There was an interesting article in the Economist magazine this week about the rise of self-employment in Britain and the conclusion by economists that this is basically a bad thing. This runs somewhat counter to the “start-up” narrative that has become all the rage. We want people to “start their own businesses” but we think self-employment is a bad thing?
Of course these are two different concepts – in theory. The sexy start-up is an attempt to build a business based on a novel idea or niche market opportunity. Its goal is to create new wealth. Most self-employment is meant as a source of income and in many cases – think folks who sell stuff at the farmers’ markets – it is purposely meant to be a part time gig.
First, here are the numbers for New Brunswick. The average income from ‘self-employment’ (as derived in Statistics Canada Neighbourhood Income Survey) in New Brunswick is $13,072 per person reporting self-employment income. Remember on this survey a person can be reporting both wages and salary income (day job) and self-employment income (farmers’ market). Nevertheless, the spread between the two sources of income is substantial. In 2000, the average self-employment income was 53% below wages and salary income. By 2013 that gap had swelled to 65%. Again, this is hardly apples-to-apples as lots of income derived through self-employment may not be reported and as mentioned above the type and duration of the work is likely much less.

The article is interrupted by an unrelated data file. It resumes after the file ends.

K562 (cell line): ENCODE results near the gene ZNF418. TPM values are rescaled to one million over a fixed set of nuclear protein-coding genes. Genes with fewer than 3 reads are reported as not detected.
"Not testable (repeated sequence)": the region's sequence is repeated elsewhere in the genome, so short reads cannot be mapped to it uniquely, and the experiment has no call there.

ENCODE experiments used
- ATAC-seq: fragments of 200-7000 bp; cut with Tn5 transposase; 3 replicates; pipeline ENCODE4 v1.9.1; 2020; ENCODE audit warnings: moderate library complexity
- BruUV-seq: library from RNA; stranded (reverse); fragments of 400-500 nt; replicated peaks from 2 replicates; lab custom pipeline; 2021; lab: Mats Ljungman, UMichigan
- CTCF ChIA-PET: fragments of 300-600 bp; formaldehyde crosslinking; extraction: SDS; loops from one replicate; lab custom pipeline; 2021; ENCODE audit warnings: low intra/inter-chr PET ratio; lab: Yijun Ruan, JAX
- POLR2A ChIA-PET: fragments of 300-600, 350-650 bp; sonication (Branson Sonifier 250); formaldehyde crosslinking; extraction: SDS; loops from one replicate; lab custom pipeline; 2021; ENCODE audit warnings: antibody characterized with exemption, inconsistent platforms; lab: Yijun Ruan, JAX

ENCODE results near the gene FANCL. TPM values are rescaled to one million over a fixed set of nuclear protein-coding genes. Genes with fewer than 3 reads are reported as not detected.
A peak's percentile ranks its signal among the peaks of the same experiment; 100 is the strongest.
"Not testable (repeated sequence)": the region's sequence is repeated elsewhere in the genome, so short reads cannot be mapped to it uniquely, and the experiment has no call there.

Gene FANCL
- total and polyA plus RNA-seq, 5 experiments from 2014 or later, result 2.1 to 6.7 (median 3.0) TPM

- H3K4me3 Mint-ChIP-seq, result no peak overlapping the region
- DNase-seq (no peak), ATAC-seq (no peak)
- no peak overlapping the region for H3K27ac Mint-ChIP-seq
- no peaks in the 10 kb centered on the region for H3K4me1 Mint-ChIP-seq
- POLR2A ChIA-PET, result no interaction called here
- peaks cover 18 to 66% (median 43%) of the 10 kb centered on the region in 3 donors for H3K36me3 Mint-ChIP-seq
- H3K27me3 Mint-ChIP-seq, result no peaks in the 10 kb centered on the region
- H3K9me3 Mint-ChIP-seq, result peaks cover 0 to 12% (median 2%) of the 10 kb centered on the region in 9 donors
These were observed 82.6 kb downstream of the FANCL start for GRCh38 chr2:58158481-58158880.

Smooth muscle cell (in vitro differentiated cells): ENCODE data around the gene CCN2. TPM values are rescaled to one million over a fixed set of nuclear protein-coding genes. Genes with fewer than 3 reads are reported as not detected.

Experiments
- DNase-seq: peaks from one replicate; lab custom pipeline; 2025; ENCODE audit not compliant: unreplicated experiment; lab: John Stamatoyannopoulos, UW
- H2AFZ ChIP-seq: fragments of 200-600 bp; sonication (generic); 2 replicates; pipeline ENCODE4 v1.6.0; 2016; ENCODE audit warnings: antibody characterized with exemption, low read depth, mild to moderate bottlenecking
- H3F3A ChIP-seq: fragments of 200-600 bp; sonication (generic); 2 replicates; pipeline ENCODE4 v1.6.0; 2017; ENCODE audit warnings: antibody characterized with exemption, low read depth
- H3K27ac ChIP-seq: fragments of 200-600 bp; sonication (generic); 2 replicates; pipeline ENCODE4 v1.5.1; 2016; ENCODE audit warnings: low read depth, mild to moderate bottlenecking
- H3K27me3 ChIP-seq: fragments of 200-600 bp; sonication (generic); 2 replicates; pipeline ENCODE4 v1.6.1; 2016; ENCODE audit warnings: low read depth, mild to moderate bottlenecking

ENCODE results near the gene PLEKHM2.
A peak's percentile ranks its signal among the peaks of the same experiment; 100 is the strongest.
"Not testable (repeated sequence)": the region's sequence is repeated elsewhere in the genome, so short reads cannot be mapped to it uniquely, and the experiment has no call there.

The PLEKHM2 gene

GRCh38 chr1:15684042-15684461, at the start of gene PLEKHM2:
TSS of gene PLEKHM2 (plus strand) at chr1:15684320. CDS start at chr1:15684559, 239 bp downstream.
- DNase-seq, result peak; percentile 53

It is also important to point out the spreads between self-employment and wage income across Canada are similar to New Brunswick (64% in 2013) so this is not just New Brunswick – but on the surface it would seem the economists are right.
However, I think we need to reconsider ‘self-employment’ particularly as most economists are predicting a sharp rise in ‘contractor’ workers (think Uber and Shopify) in the coming year in line with the growing number of Internet-based work to worker matching services.
New Brunswick can sit back and do nothing or we can try and get in front of this thing to benefit New Brunswickers.
Since 2000, the number of persons reporting self-employment income in New Brunswick is actually down by six percent while rising by 12 percent across Canada.
So here’s the deal. New Brunswick has pockets of high unemployment around the province and dozens of communities that desperately do not want their people to leave. Why can’t self-employment fill the gap? I’m not talking about self-employment based on local markets but based on external markets. There are dozens of firms right now looking for workers to do the job from home (or it could be from small office environments set up in small towns). These are mostly full time jobs and that offer fairly good wages (someone posted that the Shopify jobs are starting around $40,000/year).
It’s worth thinking about.